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The Checkerboard Man

Sun Advocate publisher

Guido Rachiele stands by an old Coke cooler and Hi-Land Dairy ice cream freezer in his store, Checkerboard Grocery, located at 90 South and 100 West in Price. Rachiele and Joe Santi bought the business in 1946. Within three years Santi moved on, but Rachiele didn't, to the benefit of all those who live in the county.

In the 1940's there were 22 grocery stores within the confines of the Price City limits. Only two, Safeway and Kellers, could be considered today even remotely like the supermarkets most of us see in this day and age. Most were small markets, family owned, and each did present quite a competition for the others in town. Ads for these markets filled the Sun Advocate and Helper Journal in those days.

No one knows that better than Guido Rachiele, owner of Checkerboard Grocery in Price, who began working in the grocery business at the age of 12 in Helper in a store owned by Lynn Broadbent in 1937.

Helper also had a lot of markets; 13 to be exact.

"There were a lot of markets," said Rachiele as he sat in chairs lined up just behind his check out counter when friends from the old days often come to visit. "They were neighborhood markets. In this area there were a lot of Italians, and that worked well for me because my parents were Italian and we spoke that in our house before we learned English. I could always converse with them and order the special things they needed."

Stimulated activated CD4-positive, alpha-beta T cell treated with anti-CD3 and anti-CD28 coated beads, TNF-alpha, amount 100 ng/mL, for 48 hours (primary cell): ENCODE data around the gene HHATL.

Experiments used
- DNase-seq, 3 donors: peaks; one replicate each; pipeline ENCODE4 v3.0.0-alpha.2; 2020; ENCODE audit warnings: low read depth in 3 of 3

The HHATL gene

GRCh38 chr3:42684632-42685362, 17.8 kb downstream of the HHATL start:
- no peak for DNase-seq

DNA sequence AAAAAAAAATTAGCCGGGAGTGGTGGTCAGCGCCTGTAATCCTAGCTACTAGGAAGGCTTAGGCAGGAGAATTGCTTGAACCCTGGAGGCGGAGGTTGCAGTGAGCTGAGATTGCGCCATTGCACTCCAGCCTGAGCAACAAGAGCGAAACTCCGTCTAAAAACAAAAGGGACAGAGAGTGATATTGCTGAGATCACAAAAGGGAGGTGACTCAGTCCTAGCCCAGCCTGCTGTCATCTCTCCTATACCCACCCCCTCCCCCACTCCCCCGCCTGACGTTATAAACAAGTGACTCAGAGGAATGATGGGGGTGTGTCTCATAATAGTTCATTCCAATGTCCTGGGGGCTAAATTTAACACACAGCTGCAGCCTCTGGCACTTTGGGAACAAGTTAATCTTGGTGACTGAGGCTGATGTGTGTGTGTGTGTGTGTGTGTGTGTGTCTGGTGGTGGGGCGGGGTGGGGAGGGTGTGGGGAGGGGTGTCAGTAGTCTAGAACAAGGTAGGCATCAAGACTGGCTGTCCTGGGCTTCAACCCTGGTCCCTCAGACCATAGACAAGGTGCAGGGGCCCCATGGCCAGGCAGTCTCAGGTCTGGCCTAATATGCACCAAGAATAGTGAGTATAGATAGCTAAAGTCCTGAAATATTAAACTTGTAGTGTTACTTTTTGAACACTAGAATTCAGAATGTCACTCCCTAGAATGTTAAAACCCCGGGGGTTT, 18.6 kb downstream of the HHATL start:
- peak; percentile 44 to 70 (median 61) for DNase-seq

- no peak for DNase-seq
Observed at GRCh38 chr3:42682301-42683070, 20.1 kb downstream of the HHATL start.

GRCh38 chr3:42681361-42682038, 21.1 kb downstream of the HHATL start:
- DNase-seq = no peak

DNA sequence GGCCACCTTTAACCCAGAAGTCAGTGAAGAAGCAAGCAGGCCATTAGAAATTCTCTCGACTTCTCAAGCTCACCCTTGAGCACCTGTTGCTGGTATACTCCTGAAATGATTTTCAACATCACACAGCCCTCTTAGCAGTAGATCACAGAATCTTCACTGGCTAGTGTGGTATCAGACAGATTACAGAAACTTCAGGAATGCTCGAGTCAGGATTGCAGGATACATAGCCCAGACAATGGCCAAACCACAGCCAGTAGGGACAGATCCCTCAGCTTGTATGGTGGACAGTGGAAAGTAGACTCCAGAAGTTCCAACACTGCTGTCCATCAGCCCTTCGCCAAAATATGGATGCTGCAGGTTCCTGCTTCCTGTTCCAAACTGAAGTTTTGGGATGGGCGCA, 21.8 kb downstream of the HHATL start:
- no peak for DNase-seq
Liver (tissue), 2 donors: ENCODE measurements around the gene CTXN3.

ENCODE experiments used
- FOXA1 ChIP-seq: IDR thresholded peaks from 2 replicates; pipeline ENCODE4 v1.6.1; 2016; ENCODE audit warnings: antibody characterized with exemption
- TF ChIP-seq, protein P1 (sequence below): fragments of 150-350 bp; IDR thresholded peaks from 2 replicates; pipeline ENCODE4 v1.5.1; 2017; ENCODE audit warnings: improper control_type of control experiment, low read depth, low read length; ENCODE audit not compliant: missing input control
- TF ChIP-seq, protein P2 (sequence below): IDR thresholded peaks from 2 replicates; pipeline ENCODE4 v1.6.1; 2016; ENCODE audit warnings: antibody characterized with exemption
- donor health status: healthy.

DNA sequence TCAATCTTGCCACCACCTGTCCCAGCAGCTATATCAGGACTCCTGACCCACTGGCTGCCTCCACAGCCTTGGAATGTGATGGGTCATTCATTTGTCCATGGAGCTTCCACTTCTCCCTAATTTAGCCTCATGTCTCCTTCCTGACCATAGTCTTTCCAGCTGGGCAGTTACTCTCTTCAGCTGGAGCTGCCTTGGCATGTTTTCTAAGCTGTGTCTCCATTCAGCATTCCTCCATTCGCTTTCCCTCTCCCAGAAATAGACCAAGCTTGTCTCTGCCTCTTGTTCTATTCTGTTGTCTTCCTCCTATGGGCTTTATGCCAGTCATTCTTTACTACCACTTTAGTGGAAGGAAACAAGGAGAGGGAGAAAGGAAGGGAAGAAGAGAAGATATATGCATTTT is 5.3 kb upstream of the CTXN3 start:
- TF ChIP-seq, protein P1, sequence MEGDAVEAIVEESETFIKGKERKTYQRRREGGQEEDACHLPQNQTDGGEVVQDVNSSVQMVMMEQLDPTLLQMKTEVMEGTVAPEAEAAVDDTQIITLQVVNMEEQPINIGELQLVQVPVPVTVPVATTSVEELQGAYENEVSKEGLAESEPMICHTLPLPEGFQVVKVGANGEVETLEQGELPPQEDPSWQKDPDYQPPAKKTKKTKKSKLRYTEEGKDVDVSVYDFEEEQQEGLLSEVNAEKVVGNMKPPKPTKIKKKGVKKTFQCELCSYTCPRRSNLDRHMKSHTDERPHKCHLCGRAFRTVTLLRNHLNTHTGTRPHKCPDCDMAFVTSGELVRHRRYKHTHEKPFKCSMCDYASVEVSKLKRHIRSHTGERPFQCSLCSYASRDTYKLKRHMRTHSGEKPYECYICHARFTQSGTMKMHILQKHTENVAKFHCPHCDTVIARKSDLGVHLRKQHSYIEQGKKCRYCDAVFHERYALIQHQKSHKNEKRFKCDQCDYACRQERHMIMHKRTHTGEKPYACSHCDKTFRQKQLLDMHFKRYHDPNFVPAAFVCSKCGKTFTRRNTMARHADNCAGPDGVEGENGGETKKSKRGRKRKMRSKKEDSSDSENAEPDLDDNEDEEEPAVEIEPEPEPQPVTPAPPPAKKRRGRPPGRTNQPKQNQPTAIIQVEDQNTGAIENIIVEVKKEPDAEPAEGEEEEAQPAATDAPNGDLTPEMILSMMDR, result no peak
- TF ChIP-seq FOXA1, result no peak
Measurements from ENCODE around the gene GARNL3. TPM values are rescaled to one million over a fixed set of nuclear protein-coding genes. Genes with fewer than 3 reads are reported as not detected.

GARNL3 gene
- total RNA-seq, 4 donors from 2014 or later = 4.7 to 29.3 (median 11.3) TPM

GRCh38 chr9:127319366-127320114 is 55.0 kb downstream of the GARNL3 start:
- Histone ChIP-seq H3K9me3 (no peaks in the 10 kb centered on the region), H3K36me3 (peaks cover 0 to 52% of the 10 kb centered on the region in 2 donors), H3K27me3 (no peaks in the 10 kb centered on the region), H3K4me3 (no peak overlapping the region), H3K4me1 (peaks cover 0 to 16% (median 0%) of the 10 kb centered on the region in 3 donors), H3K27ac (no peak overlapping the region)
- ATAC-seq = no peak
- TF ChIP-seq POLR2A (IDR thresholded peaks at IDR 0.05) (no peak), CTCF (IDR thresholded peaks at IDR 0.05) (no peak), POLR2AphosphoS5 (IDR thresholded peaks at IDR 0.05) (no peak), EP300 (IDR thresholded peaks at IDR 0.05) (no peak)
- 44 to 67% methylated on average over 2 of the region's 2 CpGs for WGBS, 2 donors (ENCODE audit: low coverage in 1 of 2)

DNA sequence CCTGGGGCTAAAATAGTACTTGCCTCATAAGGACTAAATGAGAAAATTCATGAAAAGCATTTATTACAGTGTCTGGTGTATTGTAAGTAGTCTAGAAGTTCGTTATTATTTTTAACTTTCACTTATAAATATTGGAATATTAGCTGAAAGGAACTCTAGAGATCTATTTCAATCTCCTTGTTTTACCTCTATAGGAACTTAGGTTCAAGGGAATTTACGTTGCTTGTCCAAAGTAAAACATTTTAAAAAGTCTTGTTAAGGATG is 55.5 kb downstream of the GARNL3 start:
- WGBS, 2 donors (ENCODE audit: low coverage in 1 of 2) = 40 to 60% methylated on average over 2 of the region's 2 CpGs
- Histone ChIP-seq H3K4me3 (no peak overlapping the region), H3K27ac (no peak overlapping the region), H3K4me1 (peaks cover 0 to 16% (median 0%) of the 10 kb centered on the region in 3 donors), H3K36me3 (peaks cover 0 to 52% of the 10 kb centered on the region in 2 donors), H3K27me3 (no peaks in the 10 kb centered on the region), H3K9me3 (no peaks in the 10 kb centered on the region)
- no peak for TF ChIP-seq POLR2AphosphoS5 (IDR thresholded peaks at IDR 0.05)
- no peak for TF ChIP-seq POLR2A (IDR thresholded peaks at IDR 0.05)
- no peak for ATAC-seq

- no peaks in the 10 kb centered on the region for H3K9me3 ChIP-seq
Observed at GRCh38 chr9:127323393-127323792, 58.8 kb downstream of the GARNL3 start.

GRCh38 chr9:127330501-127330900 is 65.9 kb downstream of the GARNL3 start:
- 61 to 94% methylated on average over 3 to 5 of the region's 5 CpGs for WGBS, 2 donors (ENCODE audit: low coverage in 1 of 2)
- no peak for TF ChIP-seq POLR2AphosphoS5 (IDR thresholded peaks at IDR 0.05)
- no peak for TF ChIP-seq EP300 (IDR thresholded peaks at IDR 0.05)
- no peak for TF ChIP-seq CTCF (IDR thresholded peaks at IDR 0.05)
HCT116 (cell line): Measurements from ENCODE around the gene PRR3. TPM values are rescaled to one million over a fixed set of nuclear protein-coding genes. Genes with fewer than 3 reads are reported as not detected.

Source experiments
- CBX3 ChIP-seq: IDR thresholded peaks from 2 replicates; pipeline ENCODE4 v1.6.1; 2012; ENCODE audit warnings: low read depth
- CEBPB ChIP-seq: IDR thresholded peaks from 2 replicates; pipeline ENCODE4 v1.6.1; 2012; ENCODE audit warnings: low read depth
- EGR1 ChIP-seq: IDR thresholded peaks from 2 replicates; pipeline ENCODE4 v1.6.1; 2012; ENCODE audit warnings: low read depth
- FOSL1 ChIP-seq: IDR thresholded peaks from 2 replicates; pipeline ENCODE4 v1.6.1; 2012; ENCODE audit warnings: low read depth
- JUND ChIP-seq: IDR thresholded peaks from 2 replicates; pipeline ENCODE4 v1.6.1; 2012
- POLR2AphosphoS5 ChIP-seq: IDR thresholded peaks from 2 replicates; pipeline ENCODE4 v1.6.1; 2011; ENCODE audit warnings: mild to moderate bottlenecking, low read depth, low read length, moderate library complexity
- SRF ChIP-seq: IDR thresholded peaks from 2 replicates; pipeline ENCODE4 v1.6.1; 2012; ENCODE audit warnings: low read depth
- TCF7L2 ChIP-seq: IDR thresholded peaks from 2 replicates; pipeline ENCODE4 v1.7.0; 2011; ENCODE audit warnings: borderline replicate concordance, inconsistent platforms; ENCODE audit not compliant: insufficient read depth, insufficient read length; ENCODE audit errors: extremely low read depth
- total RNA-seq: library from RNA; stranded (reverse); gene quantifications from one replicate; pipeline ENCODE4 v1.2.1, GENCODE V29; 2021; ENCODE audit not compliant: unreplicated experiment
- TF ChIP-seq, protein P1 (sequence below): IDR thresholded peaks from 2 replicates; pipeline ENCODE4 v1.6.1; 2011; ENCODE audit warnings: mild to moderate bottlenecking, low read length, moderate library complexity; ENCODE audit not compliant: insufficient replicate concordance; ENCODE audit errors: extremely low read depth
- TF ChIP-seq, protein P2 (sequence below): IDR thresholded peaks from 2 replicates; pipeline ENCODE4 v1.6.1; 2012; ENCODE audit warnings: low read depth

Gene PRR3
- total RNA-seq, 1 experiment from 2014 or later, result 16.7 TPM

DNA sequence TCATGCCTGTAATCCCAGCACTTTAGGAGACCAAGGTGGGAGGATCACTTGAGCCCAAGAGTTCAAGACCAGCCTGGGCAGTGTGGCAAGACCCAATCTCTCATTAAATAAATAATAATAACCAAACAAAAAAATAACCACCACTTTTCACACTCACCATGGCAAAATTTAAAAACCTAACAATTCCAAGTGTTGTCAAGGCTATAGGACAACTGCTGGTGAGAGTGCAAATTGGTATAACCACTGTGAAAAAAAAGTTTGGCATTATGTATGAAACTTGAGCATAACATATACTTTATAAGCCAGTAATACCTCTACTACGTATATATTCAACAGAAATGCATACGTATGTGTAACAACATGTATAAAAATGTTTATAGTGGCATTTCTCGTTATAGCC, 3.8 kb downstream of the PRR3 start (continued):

But before anyone thinks the 81 year old grocer's life was dull, counting pennies behind his counter, they need to think again. Rachiele has always been civic minded and sports minded as well.

Guido Rachiele at about the time he bought Checkerboard Grocery.

"I and my brothers loved baseball," he said. "We played in high school and on the Helper American Legion teams. In 1941 and 1942 we won the state championship. We also came close in 1943, but we lost to Ogden."

Rachiele also played on Carbon High's team and played old times baseball up until 1975 when the league for that ended.

He also was a boxer and boxed at the old Elks Club as well as for Carbon High in the early 1940's.

"There was this policeman in Helper named Red Knobbs and he worked with a lot of us to teach us how to box," he said as his eyes lit up. When asked how he did at boxing he said "I lost some matches, but I won some too."

Rachiele was born in Helper, or as he said "well sort of." He was actually born in a wooden structure, one of a few set up along the Price River near where the golf course is now. Then his family moved to Helper.

"My father had been working in Mohrland and then went to work in the mines in Kenilworth," he explained. "He actually came to Carbon County accidentally. He and a buddy were working on the east coast when they heard southern California was a lot like southern Italy from where they immigrated in 1910. They both jumped on a train for the west coast but the train stopped in Elko, Nev. for the night. Later in the evening they heard gunshots, so they jumped off the train and hid in the sagebrush. The shooting came from cowboys celebrating because they had brought cattle into town, but my father and his friend thought it sounded too much like when the mafia came looking for someone in Italy. In the morning after it got light they got back on a train, but it was the wrong one; it was headed toward Salt Lake. Once there another Italian guy talked them into going to Mohrland to work and that is where he ended up."

Rachiele's mother came to the United States from Italy to marry his father, basically sight unseen. She, two sisters and her aunt came as what people commonly refer to as "mail order brides" today.